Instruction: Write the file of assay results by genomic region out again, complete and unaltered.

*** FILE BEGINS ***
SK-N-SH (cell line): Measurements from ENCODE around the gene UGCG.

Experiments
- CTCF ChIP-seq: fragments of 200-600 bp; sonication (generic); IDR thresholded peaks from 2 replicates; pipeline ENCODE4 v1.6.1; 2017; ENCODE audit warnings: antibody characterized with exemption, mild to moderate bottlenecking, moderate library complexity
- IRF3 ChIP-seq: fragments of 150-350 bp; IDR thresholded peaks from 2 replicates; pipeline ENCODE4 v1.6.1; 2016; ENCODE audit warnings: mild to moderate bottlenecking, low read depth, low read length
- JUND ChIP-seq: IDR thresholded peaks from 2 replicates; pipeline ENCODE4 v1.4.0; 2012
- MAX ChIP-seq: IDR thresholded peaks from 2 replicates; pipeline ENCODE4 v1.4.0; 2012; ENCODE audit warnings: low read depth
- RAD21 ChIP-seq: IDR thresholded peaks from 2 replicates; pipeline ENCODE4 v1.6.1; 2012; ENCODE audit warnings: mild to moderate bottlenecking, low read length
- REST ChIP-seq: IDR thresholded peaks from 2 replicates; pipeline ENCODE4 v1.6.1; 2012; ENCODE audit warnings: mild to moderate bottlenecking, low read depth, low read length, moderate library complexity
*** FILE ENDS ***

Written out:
SK-N-SH (cell line): Measurements from ENCODE around the gene UGCG.

Experiments
- CTCF ChIP-seq: fragments of 200-600 bp; sonication (generic); IDR thresholded peaks from 2 replicates; pipeline ENCODE4 v1.6.1; 2017; ENCODE audit warnings: antibody characterized with exemption, mild to moderate bottlenecking, moderate library complexity
- IRF3 ChIP-seq: fragments of 150-350 bp; IDR thresholded peaks from 2 replicates; pipeline ENCODE4 v1.6.1; 2016; ENCODE audit warnings: mild to moderate bottlenecking, low read depth, low read length
- JUND ChIP-seq: IDR thresholded peaks from 2 replicates; pipeline ENCODE4 v1.4.0; 2012
- MAX ChIP-seq: IDR thresholded peaks from 2 replicates; pipeline ENCODE4 v1.4.0; 2012; ENCODE audit warnings: low read depth
- RAD21 ChIP-seq: IDR thresholded peaks from 2 replicates; pipeline ENCODE4 v1.6.1; 2012; ENCODE audit warnings: mild to moderate bottlenecking, low read length
- REST ChIP-seq: IDR thresholded peaks from 2 replicates; pipeline ENCODE4 v1.6.1; 2012; ENCODE audit warnings: mild to moderate bottlenecking, low read depth, low read length, moderate library complexity